Similar arguments are made for the developers of algorithms that go on to generate works of art. “Certainly, it was the programmer who invested the time, energy, and creativity to create the AI tool. However, this point of view makes the same false assumptions that some critics have made in arguing against any AI ownership of IP: it assumes that the programmer explicitly programmed the AI with step-by-step instructions [for how to produce the artistic work].”57 This argument does have some merit. However, copyright protection has long been held to not simply be about the “sweat of the brow”—copyright is not intended to protect and reward an author’s hard work, it is intended to protect originality.58

The biggest obstacle to eligibility for copyright protection in the present situation is the limitations of authorship. Under the current copyright regime in the United States, works must be created by a human in order to be registered. The U.S. Copyright Office updated its Compendium in 2017 to explicitly state that “works produced by nature, animals, or plants” are not eligible for copyright protection.59 Relying on the Sarony case, the Compendium asserts that “[t]o qualify as a work of ‘authorship’ a work must be created by a human being,” and “[w]orks that do not satisfy this requirement are not copyrightable.”60

An analogous situation came up in the case Naruto v. Slater, wherein copyright protection was denied for a photograph taken by a monkey because a monkey cannot be considered an author.61 Photographer Slater was in Indonesia to photograph wildlife, when a macaque monkey named Naruto picked up his camera and took several photos of himself. The People for the Ethical Treatment of Animals sued to claim authorship for Naruto, but the court ruled that Naruto could not be an author under current Copyright Office guidelines.62 This certainly alludes to a roadblock to allowing virtual influencers to own copyright protection for works they create.

The potential loophole lies in the exact phrasing in the Compendium—referring to “works produced by nature, animals, or plants.”63 Virtual influencers fall into none of those categories, as they are neither nature, animals, nor plants. While virtual influencers are not humans either, where the human creator and digital influencer jointly contribute to the finished work, perhaps some carve-out could be made here to include works created with human contribution, without having to redefine authorship and without opening the door to animal-, nature-, or plant-made works seeking copyright protection.64 This may open a Pandora’s box that would likely be too difficult to shut.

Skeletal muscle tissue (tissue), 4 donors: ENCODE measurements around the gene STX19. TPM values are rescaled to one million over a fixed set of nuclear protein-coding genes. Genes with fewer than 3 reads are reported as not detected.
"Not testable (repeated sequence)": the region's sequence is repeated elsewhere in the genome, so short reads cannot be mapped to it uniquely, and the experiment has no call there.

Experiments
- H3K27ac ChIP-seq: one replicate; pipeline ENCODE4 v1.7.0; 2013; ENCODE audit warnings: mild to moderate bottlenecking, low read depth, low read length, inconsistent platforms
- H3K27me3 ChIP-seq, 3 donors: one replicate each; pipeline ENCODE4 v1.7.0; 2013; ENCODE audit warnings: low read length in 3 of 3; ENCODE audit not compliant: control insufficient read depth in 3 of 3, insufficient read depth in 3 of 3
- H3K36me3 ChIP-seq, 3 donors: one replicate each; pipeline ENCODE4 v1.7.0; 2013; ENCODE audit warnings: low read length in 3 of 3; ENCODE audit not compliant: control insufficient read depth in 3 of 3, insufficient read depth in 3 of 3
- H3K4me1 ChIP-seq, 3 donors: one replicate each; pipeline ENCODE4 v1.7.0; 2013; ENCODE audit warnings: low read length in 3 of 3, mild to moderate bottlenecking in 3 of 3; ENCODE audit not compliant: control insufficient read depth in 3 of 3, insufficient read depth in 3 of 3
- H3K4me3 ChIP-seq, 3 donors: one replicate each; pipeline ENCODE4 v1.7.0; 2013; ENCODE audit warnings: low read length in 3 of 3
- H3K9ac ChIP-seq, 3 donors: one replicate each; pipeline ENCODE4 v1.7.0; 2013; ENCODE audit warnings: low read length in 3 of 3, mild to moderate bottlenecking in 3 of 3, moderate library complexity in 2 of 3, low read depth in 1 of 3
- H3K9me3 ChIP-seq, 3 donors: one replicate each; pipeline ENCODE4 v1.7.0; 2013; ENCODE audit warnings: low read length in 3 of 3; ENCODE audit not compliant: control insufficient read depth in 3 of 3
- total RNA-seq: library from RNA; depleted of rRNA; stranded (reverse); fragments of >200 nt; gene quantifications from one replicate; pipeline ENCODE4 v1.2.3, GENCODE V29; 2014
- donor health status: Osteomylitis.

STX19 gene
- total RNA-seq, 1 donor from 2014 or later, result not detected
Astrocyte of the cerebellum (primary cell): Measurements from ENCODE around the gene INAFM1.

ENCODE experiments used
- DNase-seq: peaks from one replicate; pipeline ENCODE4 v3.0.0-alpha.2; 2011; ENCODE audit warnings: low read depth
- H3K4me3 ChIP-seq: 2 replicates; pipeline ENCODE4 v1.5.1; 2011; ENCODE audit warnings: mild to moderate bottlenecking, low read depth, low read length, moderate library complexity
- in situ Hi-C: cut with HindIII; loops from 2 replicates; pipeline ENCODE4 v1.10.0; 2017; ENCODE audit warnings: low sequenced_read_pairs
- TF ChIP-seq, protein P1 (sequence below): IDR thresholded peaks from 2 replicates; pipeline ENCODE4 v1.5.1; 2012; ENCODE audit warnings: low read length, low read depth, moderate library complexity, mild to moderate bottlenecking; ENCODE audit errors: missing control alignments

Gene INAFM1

Another potential solution makes use of the work for hire doctrine under copyright law. Under this doctrine, any works created by an employee are considered owned by the employer, provided that an exclusive agreement exists that stipulates the same.65 The effect here would be significant. The virtual influencer, unless granted personhood and rights that correspond to it, can be assigned the role of the employee and the developer can be assigned the role of the employer. Both the virtual influencer and the human developer put work into creating the final work, so the contributions of both are incorporated into classifying these works as works made for hire.

Other jurisdictions, such as the United Kingdom, Ireland, and New Zealand, have made provisions in their copyright law to protect works “generated by a computer in circumstances such that there is no human author.”66 They do so by utilizing their version of the work for hire doctrine. Therefore, the current copyright system in the United States could similarly be amended to include works made by virtual influencers as a type of work that can be produced under hire or by special commission, vesting ownership in the creator or controlling brand or company. Certainly, it seems not only plausible but advisable to follow such a system as that established in the United Kingdom, Ireland, and New Zealand. This proposed system would likely be the easiest way to grant virtual influencers quasi IP rights without having to grant personhood to virtual influencers or completely redefine the definition and scope of authorship.